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Designer creates custom nautical flags

When it comes to boat burgees, no job is too big or too small for the Sailbag Lady and her unique skills

When it comes to boat burgees, no job is too big or too small for the Sailbag Lady and her unique skills

Crickets, dogs, Prince Valiant or initials — the Sailbag Lady can pretty much put anything you want on your boat burgees and flags.

With the tagline “We Can Make Your Dreams Fly,” Madison, Conn., resident Bettina Braisted has been creating flags for boats since 1982 and has never looked back.

As a former English teacher, practicing her craft started out first as a way to make money and stay home with her children.

“I started out making 10 flags for the Stamford (Conn.) Boat Show, and it grew from that,” says Braisted. “Suddenly I found myself doing eight boat shows a year.”

Braisted initially tried making totes out of sail material, in addition to her banners — the bags didn’t last, but the name stuck.

“I also do house banners and college mascot flags; that expanded over the years,” says Braisted. “We use nylon fiber that’s much stronger than Dacron, and we piece the design onto the flag like a quilt rather than embroidery, which can unravel and fade with time.”

Originally from Cos Cob, Conn., Braisted says that she always grew up near the water and boats were a big part of her life.

“Being in this business has allowed me to stay connected to the boating world,” says Braisted.

Braisted has noticed trends over the years as events shape what people would like to see on their flags. For instance, there was a surge of patriotic themes that came about after the Sept. 11, 2001 terrorist attacks.

“There was this trend for cutesy cartoon characters about seven or eight years ago and recently we’ve had none,” says Braisted. “People are done with cute; the trend is now more traditional, more formal.”

Braisted estimates she has designed about 30,000 flags over the last 23 years and keeps a photo catalog of every completed project. She even designed one for the United States Merchant Marine Academy that flew in space in December 2001 aboard the space shuttle Endeavour, a shuttle orbiter constructed in 1991 to replace the Challenger. It was named after the first ship commanded by 18th century British explorer James Cook, according to NASA.

Braisted says since she’s been getting so much business from her Web site ( ) she’s cut back to four boat shows per year, hitting usual standbys such as New York, Chicago, Newport, R.I. and Maine.

“I just get so much work over the Internet now,” says Braisted. “And shows take so much time and energy, depending on how long they run.”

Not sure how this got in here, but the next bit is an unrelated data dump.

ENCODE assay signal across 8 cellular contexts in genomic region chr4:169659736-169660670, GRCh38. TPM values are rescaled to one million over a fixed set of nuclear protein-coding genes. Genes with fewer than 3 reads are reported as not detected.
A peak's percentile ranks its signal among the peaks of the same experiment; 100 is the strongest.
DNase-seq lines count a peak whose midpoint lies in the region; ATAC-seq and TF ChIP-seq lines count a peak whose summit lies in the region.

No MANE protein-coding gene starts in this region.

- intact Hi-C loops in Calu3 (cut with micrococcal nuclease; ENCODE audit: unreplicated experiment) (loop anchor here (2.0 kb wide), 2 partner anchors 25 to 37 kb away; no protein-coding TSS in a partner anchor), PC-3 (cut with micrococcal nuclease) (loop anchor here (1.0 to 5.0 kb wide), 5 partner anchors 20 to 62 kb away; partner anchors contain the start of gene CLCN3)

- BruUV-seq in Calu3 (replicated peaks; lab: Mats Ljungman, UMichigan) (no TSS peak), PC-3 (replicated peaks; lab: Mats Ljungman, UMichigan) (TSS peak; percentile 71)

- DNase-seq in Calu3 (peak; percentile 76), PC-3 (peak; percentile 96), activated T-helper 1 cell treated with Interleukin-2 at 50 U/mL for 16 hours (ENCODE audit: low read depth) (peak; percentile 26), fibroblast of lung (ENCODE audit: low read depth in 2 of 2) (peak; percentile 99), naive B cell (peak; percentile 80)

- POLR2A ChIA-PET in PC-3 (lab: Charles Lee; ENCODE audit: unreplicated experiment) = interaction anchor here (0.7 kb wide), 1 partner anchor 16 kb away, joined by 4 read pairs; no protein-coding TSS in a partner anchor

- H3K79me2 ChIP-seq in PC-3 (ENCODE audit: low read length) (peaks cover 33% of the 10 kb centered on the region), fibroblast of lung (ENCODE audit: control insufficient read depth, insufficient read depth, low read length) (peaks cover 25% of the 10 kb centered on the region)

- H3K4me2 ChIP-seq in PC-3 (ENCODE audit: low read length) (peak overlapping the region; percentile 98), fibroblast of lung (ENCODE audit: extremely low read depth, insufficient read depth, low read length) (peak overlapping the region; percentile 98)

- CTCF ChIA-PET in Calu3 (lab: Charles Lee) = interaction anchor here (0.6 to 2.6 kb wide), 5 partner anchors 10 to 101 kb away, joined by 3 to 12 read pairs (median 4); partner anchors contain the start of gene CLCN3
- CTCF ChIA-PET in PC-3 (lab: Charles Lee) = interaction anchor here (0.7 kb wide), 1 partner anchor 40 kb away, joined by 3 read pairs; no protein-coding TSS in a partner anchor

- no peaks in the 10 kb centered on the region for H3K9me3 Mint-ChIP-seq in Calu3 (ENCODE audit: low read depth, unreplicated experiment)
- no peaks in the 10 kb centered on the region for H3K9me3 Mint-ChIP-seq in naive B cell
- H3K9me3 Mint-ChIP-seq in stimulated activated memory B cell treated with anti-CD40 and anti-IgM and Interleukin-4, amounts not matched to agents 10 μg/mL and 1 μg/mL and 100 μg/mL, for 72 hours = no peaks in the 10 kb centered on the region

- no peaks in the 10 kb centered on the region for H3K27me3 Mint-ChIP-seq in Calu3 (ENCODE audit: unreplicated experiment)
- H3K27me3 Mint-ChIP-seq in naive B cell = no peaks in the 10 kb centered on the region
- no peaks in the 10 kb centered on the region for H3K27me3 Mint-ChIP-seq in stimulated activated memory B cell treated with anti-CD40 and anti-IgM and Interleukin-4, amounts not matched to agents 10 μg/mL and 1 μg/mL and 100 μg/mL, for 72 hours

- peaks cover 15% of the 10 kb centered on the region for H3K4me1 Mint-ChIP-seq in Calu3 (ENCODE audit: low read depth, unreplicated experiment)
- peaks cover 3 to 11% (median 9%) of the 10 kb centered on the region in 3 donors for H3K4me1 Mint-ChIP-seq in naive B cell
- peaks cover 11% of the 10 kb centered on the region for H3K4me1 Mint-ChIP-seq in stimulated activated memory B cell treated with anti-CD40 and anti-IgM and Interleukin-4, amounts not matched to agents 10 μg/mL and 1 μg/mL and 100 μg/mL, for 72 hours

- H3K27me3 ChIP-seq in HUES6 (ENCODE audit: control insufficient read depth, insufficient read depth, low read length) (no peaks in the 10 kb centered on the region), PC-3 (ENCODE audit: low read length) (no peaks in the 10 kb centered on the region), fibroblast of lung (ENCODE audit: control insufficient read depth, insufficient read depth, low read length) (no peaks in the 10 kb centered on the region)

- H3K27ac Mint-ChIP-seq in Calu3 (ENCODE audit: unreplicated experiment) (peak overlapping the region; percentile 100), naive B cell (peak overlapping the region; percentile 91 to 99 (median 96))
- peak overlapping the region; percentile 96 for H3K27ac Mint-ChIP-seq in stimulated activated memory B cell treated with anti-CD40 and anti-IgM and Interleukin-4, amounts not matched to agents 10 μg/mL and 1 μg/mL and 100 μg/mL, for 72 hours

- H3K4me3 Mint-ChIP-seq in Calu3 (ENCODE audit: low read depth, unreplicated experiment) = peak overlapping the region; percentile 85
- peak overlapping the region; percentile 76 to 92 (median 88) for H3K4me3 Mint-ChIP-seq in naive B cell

Braisted says people can pretty much put whatever they would like on the flag, but her biggest piece of advice is to keep it simple.

“We tell people to focus on one primary idea or theme and then personalize it,” says Braisted. “For instance, one family did flags of their initials in signal code with a love knot in the center. Now it has become a family tradition with their children.”

Another was a memorial to a man’s friend who died on Sept. 11, 2001 that consisted of the person’s initials with two black bars in the center helping to create the letters, but also depicting the World Trade Center. Bettina says classic designs often include people’s dogs.

“One of my favorite flags I’ve designed is a woman who had a yellow lab and a black lab, and she wanted both of them on the flag,” says Braisted. “So I gave them both sunglasses and a bandana, and that has been a design I’ve used over and over again.”

Customers can choose between a rectangular, triangular, reduced swallowtail or straight swallowtail for their flag’s shape, and at boat shows Braisted will sketch out a rough plan of what the design will look like upon completion. Those who order by mail must include their own design sketch and color scheme, but Braisted offers free design advice. Flags run from $95 to $115 and include the first five pieces of material; each additional piece is $4.

Other suggestions Braisted gives to creating the perfect flag is to choose contrasting dark and light color sections that will compliment the color of the boat, and have something that can be unique to the person: have a traditional design as an anchor, for instance, but then add stars for each grandchild the family might have. Once the design is set, Braisted gets to work piecing the design together. Most orders take about three to four weeks for delivery.

“Don’t be afraid to let out your inner artist,” says Braisted. “If you sketch a little, we’ll flesh it out. All we need is the basic idea.”

Even though Braisted’s business didn’t turn into what she thought it would be, she says she’s never been happier.

“It’s a creative challenge,” says Braisted. “I love helping people design something unique they can enjoy for years to come.”

For information, visit or call Braisted at (203) 245-8238.